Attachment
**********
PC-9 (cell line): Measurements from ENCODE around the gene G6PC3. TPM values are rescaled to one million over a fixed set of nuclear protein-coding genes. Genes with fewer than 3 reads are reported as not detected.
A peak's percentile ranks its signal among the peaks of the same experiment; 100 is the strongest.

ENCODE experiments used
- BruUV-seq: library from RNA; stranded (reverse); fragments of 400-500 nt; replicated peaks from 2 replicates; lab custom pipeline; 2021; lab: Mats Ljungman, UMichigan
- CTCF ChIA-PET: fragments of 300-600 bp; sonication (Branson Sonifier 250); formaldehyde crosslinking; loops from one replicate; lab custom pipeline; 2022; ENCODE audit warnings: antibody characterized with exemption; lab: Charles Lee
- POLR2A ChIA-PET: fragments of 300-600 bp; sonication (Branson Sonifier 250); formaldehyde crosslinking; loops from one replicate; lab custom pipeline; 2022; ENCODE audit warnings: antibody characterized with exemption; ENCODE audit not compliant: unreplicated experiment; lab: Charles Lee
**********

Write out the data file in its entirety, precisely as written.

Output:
PC-9 (cell line): Measurements from ENCODE around the gene G6PC3. TPM values are rescaled to one million over a fixed set of nuclear protein-coding genes. Genes with fewer than 3 reads are reported as not detected.
A peak's percentile ranks its signal among the peaks of the same experiment; 100 is the strongest.

ENCODE experiments used
- BruUV-seq: library from RNA; stranded (reverse); fragments of 400-500 nt; replicated peaks from 2 replicates; lab custom pipeline; 2021; lab: Mats Ljungman, UMichigan
- CTCF ChIA-PET: fragments of 300-600 bp; sonication (Branson Sonifier 250); formaldehyde crosslinking; loops from one replicate; lab custom pipeline; 2022; ENCODE audit warnings: antibody characterized with exemption; lab: Charles Lee
- POLR2A ChIA-PET: fragments of 300-600 bp; sonication (Branson Sonifier 250); formaldehyde crosslinking; loops from one replicate; lab custom pipeline; 2022; ENCODE audit warnings: antibody characterized with exemption; ENCODE audit not compliant: unreplicated experiment; lab: Charles Lee